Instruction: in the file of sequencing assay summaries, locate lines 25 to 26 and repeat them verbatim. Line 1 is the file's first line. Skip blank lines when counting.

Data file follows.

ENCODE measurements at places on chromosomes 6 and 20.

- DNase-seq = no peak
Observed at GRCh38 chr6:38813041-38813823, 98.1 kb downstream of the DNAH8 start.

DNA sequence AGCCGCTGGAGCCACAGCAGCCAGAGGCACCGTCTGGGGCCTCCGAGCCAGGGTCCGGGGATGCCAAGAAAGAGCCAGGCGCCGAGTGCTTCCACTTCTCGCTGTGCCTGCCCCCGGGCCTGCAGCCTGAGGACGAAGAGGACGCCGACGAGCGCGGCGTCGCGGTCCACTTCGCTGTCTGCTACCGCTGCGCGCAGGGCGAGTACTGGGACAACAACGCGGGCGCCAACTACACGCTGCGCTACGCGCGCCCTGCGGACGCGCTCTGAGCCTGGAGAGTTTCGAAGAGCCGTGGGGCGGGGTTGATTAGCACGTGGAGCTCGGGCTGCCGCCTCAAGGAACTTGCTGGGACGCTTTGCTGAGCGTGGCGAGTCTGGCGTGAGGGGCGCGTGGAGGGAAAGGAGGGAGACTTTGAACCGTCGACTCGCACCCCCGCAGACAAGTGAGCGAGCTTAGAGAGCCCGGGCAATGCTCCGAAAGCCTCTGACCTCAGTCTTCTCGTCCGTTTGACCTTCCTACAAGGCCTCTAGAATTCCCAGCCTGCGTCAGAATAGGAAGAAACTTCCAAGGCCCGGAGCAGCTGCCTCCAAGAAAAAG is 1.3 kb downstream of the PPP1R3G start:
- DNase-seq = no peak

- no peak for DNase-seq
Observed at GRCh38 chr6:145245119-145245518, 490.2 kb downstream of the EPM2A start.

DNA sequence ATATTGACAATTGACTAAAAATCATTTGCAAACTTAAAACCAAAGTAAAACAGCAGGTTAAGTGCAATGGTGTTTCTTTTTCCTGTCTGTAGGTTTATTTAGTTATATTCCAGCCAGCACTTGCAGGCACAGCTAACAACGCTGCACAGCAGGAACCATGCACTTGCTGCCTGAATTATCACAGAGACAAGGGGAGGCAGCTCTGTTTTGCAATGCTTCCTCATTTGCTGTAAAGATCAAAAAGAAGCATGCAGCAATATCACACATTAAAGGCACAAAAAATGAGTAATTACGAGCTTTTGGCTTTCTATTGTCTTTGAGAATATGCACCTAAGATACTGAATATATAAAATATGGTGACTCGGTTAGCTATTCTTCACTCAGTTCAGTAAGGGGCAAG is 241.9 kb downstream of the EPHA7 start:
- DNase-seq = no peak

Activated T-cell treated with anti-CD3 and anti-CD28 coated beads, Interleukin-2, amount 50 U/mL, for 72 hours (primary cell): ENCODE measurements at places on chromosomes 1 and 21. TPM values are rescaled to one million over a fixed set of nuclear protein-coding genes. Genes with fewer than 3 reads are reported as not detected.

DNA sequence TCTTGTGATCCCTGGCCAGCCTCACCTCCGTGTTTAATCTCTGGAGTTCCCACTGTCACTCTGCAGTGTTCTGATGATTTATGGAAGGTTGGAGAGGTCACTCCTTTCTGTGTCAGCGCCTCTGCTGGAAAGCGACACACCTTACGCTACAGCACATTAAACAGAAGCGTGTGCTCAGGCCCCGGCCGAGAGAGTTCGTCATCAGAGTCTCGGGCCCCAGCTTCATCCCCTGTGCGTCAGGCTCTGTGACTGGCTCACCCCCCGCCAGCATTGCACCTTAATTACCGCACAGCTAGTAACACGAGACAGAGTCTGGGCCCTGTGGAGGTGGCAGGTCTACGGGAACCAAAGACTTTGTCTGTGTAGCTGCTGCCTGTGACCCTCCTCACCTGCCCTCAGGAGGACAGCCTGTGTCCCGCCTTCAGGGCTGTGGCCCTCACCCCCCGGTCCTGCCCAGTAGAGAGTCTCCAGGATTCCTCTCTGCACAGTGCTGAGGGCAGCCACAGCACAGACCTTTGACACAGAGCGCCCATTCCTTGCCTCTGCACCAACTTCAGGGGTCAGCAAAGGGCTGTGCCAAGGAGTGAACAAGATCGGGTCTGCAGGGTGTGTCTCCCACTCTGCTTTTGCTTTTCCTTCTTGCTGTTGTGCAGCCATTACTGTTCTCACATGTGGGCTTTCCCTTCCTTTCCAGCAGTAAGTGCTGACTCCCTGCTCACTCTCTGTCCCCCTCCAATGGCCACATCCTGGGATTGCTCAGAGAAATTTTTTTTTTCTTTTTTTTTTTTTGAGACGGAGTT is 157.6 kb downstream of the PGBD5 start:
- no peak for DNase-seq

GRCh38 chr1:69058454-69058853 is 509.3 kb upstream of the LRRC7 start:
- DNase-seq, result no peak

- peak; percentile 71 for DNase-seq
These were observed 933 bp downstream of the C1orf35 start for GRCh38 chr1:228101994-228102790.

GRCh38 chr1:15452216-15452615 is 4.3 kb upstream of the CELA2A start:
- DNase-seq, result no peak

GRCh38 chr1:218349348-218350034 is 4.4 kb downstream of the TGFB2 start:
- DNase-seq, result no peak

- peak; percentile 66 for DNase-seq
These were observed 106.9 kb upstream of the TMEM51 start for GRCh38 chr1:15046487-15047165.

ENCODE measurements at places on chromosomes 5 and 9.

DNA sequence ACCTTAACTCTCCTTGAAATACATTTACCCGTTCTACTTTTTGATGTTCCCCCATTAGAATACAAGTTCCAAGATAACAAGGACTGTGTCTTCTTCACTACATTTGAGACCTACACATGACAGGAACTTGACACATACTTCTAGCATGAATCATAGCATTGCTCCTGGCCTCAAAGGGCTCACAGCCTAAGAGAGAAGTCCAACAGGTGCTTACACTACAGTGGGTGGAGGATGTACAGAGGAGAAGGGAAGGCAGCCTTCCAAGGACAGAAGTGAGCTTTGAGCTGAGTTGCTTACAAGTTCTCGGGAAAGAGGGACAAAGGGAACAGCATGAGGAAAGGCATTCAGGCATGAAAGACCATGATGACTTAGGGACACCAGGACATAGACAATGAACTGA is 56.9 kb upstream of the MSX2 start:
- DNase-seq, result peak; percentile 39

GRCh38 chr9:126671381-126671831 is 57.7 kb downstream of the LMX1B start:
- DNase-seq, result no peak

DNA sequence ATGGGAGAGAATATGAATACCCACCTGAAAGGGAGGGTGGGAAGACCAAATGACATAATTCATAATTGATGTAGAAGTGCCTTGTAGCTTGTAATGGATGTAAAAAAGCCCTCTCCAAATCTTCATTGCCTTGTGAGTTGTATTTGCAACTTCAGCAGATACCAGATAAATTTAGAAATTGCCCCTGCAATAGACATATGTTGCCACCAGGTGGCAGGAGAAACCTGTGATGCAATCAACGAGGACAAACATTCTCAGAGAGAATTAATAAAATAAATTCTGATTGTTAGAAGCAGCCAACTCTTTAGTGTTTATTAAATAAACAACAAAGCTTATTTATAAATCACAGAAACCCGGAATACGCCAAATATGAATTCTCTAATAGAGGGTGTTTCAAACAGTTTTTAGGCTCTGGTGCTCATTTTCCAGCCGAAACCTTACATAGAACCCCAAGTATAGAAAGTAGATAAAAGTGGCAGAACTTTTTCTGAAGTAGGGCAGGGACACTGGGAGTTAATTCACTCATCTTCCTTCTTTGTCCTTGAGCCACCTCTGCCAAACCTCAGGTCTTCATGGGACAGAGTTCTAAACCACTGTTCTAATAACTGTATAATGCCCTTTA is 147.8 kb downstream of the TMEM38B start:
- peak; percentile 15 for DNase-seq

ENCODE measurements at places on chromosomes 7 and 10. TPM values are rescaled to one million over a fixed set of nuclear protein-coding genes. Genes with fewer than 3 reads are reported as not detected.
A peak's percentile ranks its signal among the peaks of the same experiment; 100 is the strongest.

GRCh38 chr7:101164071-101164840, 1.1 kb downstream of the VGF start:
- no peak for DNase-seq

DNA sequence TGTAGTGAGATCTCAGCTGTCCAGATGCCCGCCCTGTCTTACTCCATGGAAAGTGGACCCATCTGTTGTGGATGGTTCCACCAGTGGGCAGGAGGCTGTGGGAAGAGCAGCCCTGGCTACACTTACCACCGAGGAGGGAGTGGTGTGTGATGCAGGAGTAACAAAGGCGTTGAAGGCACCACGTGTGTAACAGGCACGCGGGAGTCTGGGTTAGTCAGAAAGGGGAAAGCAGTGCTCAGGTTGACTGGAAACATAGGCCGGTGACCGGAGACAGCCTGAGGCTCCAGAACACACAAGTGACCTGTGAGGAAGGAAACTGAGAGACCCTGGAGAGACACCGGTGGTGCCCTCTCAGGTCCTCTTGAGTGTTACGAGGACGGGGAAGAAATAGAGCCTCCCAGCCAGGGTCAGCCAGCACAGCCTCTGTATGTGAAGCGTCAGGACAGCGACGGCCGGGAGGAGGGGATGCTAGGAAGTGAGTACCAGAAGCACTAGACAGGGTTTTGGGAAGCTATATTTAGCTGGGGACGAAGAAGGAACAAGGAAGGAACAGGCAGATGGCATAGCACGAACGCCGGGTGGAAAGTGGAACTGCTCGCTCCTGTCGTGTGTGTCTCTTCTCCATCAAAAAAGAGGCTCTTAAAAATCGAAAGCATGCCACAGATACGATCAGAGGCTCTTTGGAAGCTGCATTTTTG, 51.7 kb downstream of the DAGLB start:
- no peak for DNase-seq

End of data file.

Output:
- DNase-seq, result peak; percentile 39

GRCh38 chr9:126671381-126671831 is 57.7 kb downstream of the LMX1B start: